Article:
The results of each post-season series are recorded inside the Houston Astros 2017 championship rings. Most champions design it that way, but the teams that Houston thwarted in 2017 were perhaps the most real of all baseball brands: the Boston Red Sox, the Yankees and the Los Angeles Dodgers. The familiar logos of the losers seemed to polish the conquest of the Astros.
Now, a signal theft scandal has turned Astros into a joke, your rings everything, but meaningless for the rest of the sport. The Red Sox – which took its revenge in 2018 by beating Astros on the way to a World Series title – helped the Dodgers' efforts to take revenge by remaking their trade to send Mookie Betts and David Price to Los Angeles. And the Yankees will host a former Astros star, Gerrit Cole, at spring practice in Tampa, Florida, this week.
When Astros meet in West Palm Beach, they do so in a complex they share with the Washington Nationals, the same team that defeated them in the last World Series. The Nationals won four road games to do this, the first in major league history.
The Yankees and Dodgers will be strong favorites to win the crown this time. The Yankees not only have Cole – perhaps the best pitcher in the American League – but they no longer face Betts, who had been the best player in East Los Angeles. To replace Betts, the Red Sox hit defender Alex Verdugo, who is 23 and lost the last two months of last season with a back injury. They also got two perspectives from the Dodgers: a catcher named Connor Wong and a shorttop and second baseman named Jeter Downs.
In fact, Downs was born on Alex Rodriguez's birthday in Colombia in 1998, but his parents named him for a different youth gap from that time. The eldest son was named Jerry Jr., after his father, and they wanted another name J.
"At that time, I started watching the Yankees and I admired Derek Jeter, the young man," Downs' mother, Lucila, said The Dayton Daily News in 2018, when Downs was a Cincinnati Reds prospect. “I liked how he played baseball with that love and how he struggled. I loved the name … and those beautiful eyes.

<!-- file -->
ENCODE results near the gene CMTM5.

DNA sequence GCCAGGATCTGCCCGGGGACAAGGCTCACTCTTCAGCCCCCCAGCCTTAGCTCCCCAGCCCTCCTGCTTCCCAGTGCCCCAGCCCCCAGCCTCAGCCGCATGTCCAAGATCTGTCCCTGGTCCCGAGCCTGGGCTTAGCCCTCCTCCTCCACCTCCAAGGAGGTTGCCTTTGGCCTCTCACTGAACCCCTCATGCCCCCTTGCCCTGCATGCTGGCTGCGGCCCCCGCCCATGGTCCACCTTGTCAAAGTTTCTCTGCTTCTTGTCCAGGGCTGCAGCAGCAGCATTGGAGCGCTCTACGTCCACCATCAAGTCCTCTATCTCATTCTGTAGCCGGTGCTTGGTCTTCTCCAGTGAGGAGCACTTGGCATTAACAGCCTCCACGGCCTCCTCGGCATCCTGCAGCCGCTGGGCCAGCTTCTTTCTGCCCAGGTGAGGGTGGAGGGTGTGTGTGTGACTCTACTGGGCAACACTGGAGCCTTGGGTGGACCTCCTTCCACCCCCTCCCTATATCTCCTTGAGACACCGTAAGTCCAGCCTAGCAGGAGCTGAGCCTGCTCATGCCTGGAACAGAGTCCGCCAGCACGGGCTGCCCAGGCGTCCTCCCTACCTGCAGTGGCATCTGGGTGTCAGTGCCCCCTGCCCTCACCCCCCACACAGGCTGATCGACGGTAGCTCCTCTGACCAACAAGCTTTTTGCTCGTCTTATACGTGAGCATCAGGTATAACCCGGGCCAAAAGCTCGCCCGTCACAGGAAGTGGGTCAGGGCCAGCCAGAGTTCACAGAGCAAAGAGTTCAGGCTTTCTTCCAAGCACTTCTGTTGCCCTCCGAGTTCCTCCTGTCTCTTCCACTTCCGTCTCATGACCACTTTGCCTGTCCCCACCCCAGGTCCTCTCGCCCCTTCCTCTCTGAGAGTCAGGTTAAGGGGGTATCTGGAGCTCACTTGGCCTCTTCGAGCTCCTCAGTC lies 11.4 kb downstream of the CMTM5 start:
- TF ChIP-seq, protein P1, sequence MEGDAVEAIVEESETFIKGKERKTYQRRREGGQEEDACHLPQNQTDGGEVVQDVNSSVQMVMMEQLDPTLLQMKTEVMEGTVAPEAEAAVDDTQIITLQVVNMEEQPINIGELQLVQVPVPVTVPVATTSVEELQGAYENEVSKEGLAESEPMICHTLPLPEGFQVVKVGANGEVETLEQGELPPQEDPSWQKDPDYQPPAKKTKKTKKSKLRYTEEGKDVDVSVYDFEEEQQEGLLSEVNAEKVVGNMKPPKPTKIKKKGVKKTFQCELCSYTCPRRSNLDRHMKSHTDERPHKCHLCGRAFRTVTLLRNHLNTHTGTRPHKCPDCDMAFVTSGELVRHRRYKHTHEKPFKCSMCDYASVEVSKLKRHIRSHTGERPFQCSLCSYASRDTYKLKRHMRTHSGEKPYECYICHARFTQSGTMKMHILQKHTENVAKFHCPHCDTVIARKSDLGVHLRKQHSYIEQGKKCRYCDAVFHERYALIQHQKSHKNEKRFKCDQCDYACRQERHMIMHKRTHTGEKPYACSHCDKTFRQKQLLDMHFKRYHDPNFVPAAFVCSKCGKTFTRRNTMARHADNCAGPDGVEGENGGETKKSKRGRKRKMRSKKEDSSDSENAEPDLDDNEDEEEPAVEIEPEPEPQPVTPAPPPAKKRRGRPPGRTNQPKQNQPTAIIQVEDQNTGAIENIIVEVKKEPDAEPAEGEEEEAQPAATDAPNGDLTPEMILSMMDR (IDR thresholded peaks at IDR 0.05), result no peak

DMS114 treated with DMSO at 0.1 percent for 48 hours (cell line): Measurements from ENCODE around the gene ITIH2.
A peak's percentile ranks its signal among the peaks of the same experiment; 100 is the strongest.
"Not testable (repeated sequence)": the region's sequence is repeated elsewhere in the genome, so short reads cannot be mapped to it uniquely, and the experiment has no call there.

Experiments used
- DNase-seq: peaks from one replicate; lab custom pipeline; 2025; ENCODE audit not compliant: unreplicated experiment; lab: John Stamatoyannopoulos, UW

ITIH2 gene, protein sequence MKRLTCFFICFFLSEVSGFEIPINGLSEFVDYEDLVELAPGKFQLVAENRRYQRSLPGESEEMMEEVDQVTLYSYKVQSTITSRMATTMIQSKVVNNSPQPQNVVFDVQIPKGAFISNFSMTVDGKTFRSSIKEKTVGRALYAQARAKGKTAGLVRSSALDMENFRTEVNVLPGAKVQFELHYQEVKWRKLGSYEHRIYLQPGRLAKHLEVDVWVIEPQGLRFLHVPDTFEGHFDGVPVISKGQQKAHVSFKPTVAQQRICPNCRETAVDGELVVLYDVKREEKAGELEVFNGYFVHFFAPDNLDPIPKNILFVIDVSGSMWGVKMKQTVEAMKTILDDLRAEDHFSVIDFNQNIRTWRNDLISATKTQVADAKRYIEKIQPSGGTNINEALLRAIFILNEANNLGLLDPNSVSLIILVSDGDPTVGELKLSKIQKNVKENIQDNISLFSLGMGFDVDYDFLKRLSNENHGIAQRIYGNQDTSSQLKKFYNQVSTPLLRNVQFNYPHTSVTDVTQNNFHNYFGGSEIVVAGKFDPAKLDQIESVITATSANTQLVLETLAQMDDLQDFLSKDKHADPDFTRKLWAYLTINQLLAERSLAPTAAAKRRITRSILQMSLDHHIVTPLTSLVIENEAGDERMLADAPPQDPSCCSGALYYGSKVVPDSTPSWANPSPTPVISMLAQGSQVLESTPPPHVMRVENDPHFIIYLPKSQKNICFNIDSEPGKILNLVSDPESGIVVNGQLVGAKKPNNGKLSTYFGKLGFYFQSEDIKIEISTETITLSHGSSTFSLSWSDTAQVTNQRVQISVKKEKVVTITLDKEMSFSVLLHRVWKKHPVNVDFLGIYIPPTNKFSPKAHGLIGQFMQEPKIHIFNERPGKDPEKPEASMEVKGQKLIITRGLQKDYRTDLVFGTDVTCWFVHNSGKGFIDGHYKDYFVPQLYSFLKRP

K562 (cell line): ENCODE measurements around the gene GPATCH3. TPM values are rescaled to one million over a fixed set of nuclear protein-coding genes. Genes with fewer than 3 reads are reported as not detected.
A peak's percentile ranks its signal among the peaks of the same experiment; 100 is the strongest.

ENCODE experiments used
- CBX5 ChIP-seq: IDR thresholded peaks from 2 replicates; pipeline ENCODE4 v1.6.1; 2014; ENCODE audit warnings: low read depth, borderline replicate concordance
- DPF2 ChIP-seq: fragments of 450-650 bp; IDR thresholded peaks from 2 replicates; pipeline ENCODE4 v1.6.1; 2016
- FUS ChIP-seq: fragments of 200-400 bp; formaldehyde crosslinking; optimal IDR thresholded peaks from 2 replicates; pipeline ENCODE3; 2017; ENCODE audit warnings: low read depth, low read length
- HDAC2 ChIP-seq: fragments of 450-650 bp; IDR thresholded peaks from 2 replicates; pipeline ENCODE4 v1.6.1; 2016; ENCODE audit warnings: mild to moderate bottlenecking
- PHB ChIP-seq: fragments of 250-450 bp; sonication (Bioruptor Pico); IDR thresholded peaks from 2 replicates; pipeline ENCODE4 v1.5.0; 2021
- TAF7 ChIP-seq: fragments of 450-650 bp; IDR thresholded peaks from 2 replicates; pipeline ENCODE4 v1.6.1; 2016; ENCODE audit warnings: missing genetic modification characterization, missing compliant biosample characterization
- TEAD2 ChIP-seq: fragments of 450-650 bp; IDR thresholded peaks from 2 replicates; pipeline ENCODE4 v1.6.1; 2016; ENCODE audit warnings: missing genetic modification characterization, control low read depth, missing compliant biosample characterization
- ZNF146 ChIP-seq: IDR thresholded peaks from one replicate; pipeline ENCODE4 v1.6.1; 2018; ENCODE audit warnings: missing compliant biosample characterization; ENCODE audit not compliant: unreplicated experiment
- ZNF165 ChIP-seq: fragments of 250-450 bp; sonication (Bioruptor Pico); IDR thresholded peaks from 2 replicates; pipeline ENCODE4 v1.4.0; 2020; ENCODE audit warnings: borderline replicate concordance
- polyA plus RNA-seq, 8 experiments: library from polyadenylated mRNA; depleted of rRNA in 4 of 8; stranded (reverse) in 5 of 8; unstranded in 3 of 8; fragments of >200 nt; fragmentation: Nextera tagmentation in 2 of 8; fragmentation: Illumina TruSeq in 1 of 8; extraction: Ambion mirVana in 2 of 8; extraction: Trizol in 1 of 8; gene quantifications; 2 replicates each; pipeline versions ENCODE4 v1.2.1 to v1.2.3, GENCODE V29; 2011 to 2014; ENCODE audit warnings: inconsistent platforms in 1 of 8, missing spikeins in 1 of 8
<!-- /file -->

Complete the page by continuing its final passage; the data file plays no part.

Over time, Boston fans can learn to root for a guy named Jeter, just as they did for a guy named Mookie. (A different Mookie, surname Wilson, has already had a memorable attack in New York against the Red Sox.) For now, however, these fans can only be irritated by the loss of Betts, 27, who may be the best overall player in the majors. in addition to Mike Trout. In Price, they also miss a pitcher who should have been the most valuable player in the 2018 World Series, when he beat the Dodgers twice, including in Game 5, with a short rest.
The Red Sox will not receive Brusdar Graterol, the rescuer who originally went to Boston for the Minnesota Twins, who agreed to send him to the Dodgers for Kenta Maeda. The Red Sox reportedly had concerns about Graterol's durability after examining its medical records, so the Dodgers finally agreed to send Downs and Wong, pending medical review. The Dodgers will keep Graterol for themselves now, with Maeda stepping up the twins' rotation once the deal becomes official.
The Red Sox were afraid of losing the Betts at the free agency next winter when they tried to cut the payroll to reset their luxury tax rate. The owner, John Henry, acknowledged that goal at the end of the season and emailed Dan Shaughnessy of the Boston Globe last month, insisting that the focus on tax "resides with the media much more than inside the Sox. "
As it turned out, the Red Sox were really determined to cut the payroll. They crossed the luxury tax threshold to win the 2018 title, the fourth under Henry's estate. His new baseball director, Chaim Bloom, will try to build another champion without Betts, but with – the Red Sox hope – the ingenuity of the small market he used in Tampa Bay.
Bloom's former chief at Rays, Andrew Friedman, now runs Dodgers' baseball operations. Friedman helped the Dodgers maintain a series of National West League titles, which is expected to reach eight this year. The franchise has not won a World Series since 1988, but does not want a flag for the near miss against Houston in 2017.
"We don't want a fake banner hanging at our stadium," said Dodgers, third baseman Justin Turner said at the team's Fanfest last month. "We didn't win."
Astros believe so, at least when they included the slogan "Earned History" – which now sounds like a joke – on that spotted World Series ring. They maintain a strong list under their new manager, Dusty Baker, and new general manager, James Click, and their players will be highly motivated.
But the Yankees and the Dodgers too. Astros' victims are returning in return and are bringing new stars with them.